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Four Critical Considerations for Industrial Lighting

Industrial lighting specialists reviewing plans

“It is better to light one small candle than to curse the darkness.”

Eleanor Roosevelt

Regardless of your industry, your company needs to account for these four critical elements for quality of light to achieve proper industrial lighting functionality and design:

  • Foot-candles
  • Distribution pattern
  • Fixture mounting height
  • Environmental conditions


The amount of illuminance required to properly light your industrial space is based on several parameters:

  • Function
  • Granularity of the task
  • Presence of rotating equipment
  • Age and eyesight of the operator

Lighting density for warehousing and storage is different than lighting requirements for food inspection and USDA compliance. The Illuminating Engineering Society publishes a complete list of illuminance criteria by area, by task as measured in foot-candles.

One foot-candle is defined as the light produced by one candle sufficient to saturate a one cubic foot of space.

Specifically, rather than measuring the amount of photons emitted by a light source (delivered lumens aka luminous flux), foot-candle is a measurement of the amount of light incident on a surface or area using a light meter. Readings can alternately be measured in Lux (1 Fc = 10.83 Lux).

In contrast, lumens are a measurement tool used to compare the amount of light a fixture emits. When considering fixtures, you’ll want to know how many lumens you need for your space. To determine how many lumens you need in a particular area, multiply the area square footage by the foot-candle requirement, for example, a 100 square foot space lit to 10-20 foot-candles requires 1,000-2,000 delivered lumens.

Distribution Pattern

Fixtures can be specified to distribute light in various beam patterns, from very narrow, to medium or wide distribution patterns. Uniformity is important to ensure even industrial lighting, minimizing hot spots and dark spots.

Other considerations include veiling glare, obstructions from equipment, overhead cranes and ductwork. Not all areas of your facility require the same intensity of light due to various requirements, thus a combination of beam patterns may be required to provide flexibility. For instance, a racking aisle should employ a narrow beam angle in order to focus the light into a tighter space.

Fixture Mounting Height

Because light is measured by the amount that reaches a specific surface area in accordance with the Inverse Square Law, meaning luminance declines over distance, fixture mounting height has a significant impact on the photometric calculation. This distance determines the proper light levels delivered to the work plane.

For some applications, a fixture further away from the work surface may be ideal. However, supplemental task lighting could be just as effective. Mounting the fixture too close to the work plane causes lower uniformity (hot spots vs. dark spots) and greater glare. Mounting too far away leads to reduced efficiency of the selected fixture requiring more fixtures or higher energy consumption (wattage).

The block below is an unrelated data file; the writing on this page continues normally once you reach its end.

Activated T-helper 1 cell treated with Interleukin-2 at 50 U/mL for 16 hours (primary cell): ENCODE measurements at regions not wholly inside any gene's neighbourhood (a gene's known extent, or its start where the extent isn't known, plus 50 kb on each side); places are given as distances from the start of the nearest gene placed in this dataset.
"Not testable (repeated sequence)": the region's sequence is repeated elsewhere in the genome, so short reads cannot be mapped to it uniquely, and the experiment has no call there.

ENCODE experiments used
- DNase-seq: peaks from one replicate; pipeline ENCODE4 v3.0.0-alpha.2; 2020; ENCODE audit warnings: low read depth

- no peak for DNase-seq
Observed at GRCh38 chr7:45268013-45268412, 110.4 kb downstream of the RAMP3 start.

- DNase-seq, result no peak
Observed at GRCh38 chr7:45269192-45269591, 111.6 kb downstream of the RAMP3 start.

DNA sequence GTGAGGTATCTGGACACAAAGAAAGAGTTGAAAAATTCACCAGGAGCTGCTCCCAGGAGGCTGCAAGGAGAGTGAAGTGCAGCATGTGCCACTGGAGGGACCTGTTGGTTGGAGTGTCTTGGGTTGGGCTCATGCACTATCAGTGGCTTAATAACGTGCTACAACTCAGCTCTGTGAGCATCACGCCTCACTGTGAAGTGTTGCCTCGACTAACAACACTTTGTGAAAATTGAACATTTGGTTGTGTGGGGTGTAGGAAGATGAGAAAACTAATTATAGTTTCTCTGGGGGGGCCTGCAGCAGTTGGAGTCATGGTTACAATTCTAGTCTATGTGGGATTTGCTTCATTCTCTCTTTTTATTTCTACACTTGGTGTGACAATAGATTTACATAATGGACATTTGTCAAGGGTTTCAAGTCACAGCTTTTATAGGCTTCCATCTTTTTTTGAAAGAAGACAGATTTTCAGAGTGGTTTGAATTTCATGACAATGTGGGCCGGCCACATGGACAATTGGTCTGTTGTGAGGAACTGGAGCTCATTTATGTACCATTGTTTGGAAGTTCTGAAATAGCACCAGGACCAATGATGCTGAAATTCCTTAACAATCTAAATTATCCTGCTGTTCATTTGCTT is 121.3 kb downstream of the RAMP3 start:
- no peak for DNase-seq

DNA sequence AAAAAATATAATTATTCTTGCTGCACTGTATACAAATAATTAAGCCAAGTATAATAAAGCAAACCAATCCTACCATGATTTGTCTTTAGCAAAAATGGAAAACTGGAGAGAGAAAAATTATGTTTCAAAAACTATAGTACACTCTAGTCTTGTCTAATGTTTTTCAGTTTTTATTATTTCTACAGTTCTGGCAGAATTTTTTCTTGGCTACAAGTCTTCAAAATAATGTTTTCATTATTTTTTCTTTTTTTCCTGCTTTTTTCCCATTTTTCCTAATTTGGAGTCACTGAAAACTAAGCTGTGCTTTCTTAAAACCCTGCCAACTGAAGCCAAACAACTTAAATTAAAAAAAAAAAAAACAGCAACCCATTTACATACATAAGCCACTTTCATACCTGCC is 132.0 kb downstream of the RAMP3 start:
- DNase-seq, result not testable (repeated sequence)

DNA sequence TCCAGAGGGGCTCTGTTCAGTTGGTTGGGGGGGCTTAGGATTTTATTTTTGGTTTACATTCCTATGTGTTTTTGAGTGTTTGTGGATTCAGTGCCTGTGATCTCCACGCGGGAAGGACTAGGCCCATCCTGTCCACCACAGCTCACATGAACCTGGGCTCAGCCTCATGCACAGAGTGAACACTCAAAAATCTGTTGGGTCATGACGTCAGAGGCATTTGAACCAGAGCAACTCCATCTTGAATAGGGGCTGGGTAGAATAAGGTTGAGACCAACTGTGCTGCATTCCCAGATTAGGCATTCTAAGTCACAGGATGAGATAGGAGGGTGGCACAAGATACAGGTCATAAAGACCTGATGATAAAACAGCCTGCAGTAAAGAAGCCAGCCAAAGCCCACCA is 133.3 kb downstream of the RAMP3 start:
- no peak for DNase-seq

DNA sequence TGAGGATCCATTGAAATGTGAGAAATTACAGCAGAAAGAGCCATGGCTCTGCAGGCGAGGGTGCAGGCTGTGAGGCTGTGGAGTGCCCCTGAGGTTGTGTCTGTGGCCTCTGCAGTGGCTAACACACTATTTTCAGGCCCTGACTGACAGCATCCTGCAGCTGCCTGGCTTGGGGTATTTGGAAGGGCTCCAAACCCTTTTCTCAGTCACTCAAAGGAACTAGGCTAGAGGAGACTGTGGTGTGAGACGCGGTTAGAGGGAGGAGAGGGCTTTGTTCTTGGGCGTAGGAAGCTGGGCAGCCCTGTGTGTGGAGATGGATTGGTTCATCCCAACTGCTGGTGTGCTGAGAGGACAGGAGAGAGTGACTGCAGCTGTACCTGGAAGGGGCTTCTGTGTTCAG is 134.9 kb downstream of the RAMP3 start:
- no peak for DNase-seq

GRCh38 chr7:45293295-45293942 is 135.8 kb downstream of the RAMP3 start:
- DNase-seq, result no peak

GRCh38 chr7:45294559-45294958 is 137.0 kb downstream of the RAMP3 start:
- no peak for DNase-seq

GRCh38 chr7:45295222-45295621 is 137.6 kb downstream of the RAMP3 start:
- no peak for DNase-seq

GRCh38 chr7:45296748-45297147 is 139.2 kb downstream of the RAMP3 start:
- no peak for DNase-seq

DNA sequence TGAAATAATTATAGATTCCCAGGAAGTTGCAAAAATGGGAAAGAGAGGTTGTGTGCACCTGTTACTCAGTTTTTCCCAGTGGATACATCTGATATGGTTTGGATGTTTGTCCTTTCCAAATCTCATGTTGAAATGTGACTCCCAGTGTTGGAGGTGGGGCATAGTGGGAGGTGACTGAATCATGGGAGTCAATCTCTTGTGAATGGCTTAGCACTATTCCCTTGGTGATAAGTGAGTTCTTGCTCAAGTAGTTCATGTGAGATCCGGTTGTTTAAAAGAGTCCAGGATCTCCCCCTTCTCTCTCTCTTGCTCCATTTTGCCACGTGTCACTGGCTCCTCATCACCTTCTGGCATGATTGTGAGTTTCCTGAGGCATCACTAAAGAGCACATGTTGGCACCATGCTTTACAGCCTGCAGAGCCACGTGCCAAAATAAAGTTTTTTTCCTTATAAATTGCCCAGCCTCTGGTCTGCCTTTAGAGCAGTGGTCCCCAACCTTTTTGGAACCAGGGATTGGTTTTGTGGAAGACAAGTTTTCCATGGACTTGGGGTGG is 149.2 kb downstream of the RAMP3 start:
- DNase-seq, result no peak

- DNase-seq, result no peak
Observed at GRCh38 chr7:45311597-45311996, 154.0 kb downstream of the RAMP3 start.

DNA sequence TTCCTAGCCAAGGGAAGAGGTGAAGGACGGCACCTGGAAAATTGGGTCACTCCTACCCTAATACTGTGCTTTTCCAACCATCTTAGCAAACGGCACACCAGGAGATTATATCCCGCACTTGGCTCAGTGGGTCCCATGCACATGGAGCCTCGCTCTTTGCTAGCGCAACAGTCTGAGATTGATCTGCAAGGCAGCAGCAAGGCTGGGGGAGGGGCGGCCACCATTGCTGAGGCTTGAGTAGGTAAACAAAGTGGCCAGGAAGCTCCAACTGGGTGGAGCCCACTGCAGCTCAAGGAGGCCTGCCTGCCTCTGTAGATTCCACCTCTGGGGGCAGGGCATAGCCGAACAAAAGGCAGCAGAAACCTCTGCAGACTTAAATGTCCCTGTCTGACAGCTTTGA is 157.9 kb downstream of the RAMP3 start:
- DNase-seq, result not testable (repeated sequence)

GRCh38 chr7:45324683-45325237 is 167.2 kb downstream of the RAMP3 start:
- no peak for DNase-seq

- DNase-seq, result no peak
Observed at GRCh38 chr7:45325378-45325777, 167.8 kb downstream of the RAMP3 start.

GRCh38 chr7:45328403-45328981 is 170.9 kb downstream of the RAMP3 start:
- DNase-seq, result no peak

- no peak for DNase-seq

Fixture height may be impacted by various structural interferences, mounting configurations, shadows, accessibility for maintenance and overall uniformity.

Environmental Conditions

Quality of light can be dramatically impacted by the characteristics of the environment. For instance, the luminance required for a space with highly reflective surfaces is lower than spaces where dark ceilings, walls and floors absorb light. Ambient temperature, moisture, and light loss factors like lumen depreciation, dirt depreciation, and haze and fog from industrial processes all impact your quality of light, as well as how long your fixtures will last. All of these conditions should be considered when you are selecting fixtures.

If the fixtures will be subjected to extreme hot or cold temperatures, harsh chemical washes during sanitation shifts, or salt and saline exposure, you need to select a fixture built to withstand these conditions. Light fixtures are rated according to various performance standards including NSF (food grade), Ingress Protection (IP – water and dust intrusion), impact, ambient temperature, and life expectancy. When you are considering FX Lighting fixtures, all of these details can be found on the product spec sheet, with most of them found on the Products page.

Achieving proper and efficient lighting throughout your space is a complex task with many variables to consider. The easiest way to do this is to contact us for a free lighting audit. Our industrial lighting experts will review your current lighting conditions and layouts, listen to your needs, and determine the most cost- effective course of action to bring you the quality of light you need. Request your free lighting audit today.

What’s the Easiest Way to Determine if You Have the Right Industrial Lighting? Get a Free Audit!

Instead of trying to factor in all of these considerations yourself, let us do it for you. We’ll review your current lighting configuration and needs and give you a cost-effective course of action to efficient, quality light.